After a recent blog post, the Loyal Comptons, a fellow writer, Dale Long, mentioned that he used to find high school history boring, but now he’s rediscovering how interesting it truly is. He chalked it up to the boring nature of Canadian history. His comments got me thinking.
I admit, Canadian history doesn’t speak to me like English history, even though I fiercely love my country. We’ve had 400 fledgling years to their few thousand or so. And lets face it, Canadians are not known as peace-keepers for nothing. But it goes deeper than that.
Andrew Stanton said during his Ted Talk, Clues to a Great Story,
“Frankly there isn’t anyone you couldn’t learn to love once you’ve heard their story.”
Tweaking this slightly, there isn’t a history you wouldn’t love once you’ve heard the story.
Rather than overwhelming students with names, dates and places of long-past historical events, why not tell them a story? I challenge anyone to find history boring in this context, even Canadian history.
Let’s take, for example, the story of Laura Secord, a truly Canadian heroine (not chocolatier).
How Canadian high school students are taught about Laura Secord:
Who: Laura Secord
What: She learned of an enemy attack and warned the British.
When: June 21, 1813.
I am exaggerating a little, but I’m not that far off.
Instead, how about weaving the story of her twenty mile trek through enemy lines using some of these elements:
- Who was she?
- What made her risk her life to warn the British?
- How scared was she?
- What would have happened if they had caught her?
- Were her loyalties ever in conflict?
- What did Captain Fitzgibbon think when she delivered the message? Did he trust her or think she was delusional?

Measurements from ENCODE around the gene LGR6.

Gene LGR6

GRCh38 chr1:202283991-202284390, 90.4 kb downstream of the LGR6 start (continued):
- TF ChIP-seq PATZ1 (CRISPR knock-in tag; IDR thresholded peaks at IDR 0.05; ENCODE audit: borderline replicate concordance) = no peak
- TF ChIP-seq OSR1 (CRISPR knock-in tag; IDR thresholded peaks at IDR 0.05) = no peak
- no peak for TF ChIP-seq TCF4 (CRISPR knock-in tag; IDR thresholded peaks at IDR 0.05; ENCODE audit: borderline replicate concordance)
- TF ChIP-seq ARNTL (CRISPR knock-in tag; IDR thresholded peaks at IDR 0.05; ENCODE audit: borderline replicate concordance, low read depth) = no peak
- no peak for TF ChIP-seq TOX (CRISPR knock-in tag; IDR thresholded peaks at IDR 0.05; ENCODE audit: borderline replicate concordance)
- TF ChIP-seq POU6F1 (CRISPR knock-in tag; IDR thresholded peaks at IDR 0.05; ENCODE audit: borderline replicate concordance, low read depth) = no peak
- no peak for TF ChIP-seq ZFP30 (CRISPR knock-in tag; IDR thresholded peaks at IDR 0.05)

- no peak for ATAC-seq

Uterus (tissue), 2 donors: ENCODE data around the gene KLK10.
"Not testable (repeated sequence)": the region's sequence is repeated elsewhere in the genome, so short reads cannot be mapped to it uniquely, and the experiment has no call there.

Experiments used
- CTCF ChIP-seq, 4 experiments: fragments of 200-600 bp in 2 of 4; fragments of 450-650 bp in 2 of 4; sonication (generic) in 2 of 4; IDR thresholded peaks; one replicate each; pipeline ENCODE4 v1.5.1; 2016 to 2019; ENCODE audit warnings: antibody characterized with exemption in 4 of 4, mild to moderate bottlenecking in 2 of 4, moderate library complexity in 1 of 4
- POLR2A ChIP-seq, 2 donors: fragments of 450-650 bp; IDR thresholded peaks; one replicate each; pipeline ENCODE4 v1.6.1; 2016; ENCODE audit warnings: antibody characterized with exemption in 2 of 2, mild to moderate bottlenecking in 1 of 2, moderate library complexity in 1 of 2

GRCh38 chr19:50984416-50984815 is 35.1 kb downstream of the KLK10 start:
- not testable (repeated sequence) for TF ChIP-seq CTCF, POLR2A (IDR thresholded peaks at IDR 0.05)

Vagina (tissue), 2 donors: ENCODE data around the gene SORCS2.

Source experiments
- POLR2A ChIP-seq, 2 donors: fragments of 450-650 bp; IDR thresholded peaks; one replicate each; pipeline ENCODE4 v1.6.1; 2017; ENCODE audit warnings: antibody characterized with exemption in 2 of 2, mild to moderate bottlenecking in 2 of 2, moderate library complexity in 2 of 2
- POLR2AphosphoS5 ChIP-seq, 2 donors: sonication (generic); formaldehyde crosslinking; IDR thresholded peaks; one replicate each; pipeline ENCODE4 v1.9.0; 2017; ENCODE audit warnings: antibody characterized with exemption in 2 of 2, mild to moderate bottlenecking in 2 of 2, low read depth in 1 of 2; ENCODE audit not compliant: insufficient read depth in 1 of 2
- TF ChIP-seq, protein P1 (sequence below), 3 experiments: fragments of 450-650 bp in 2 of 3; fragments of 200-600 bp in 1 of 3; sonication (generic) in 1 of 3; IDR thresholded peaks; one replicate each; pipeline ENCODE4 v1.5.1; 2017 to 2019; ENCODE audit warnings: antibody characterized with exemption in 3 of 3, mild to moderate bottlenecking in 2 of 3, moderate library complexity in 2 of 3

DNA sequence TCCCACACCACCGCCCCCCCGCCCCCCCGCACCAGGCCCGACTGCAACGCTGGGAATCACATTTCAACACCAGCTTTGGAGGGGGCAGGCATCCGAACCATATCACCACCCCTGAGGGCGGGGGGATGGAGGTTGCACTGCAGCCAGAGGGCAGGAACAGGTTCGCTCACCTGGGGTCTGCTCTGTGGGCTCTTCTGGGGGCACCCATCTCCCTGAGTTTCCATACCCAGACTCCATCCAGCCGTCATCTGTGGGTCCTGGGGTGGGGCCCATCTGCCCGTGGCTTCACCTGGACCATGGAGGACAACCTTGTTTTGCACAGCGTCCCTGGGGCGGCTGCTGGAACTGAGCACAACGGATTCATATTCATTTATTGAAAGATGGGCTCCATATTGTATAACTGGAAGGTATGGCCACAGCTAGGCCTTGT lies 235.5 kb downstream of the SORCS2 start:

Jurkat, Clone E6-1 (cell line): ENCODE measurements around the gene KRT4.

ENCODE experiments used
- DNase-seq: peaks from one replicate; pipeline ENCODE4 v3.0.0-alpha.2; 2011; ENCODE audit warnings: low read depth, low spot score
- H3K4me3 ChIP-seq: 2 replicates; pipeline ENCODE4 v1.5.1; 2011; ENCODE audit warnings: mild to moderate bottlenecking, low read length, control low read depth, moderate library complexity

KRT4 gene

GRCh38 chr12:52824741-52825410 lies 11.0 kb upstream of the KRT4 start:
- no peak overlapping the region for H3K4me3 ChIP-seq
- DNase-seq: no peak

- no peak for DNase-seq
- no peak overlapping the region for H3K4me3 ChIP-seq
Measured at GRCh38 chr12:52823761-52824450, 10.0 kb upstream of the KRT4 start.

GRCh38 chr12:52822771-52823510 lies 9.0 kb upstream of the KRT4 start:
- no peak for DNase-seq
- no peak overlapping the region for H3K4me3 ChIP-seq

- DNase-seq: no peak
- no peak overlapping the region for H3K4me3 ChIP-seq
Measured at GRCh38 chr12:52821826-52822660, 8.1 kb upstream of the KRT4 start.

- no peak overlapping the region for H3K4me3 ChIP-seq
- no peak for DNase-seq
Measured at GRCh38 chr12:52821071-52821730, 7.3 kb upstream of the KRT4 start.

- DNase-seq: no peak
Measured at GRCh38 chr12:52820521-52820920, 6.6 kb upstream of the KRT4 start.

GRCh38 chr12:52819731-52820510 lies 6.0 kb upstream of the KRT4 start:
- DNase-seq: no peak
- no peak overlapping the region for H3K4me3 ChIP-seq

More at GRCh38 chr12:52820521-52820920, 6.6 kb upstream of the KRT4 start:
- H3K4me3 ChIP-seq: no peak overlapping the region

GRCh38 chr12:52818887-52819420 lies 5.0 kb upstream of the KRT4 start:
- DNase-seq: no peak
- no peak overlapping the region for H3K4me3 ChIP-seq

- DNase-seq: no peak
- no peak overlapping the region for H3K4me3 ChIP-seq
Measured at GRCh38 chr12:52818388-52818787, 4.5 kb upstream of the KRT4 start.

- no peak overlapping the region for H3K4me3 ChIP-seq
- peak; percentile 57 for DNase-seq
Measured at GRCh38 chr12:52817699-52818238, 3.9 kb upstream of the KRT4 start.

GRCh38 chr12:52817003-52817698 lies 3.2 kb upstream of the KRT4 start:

The difference lies in the story–the story of a woman who braved the possibility of being shot as a spy if captured. Why did she do it? Was it for country? Was it for love? Was it because she knew that one day her silhouette would grace tasty chocolate across this country?
Tell me what high school kid wouldn’t have found that interesting? What high school girl wouldn’t have looked at Laura Secord as a heroine and role model? We’re doing students a disservice by not treating history as story telling.
I have seen signs where this may be changing. Last year, I went to a history trade show held at an elementary school where the students had to represent a historical figure. They were encouraged to dress up in the period and talk about the accomplishments of their historical personae. These kids were amazing! They took to the project with verve. They brought props and pioneer treats and old pictures, anything to give a flavour of their chosen period. The teachers brilliantly grouped related figures together, demonstrating a sharp sense of humour. My personal favourite was General Wolfe sharing a booth with the Marquis de Montcalm. I bet those two had a few things to
argue talk about.
But there was one girl who caught my attention–a girl who had a rocking chair positioned in front of her booth. She offered a seat to anyone who wanted to listen to her story. Then she shared her tale of adventure and intrigue. She had us riveted. Others drew closer to listen. Through her words, you felt the coolness of the woods and smelled the woodsmoke in the distance. You couldn’t help but become caught up in her fear and excitement, marvelling at how she went through enemy lines to deliver a message.
The girl’s name was Laura Secord.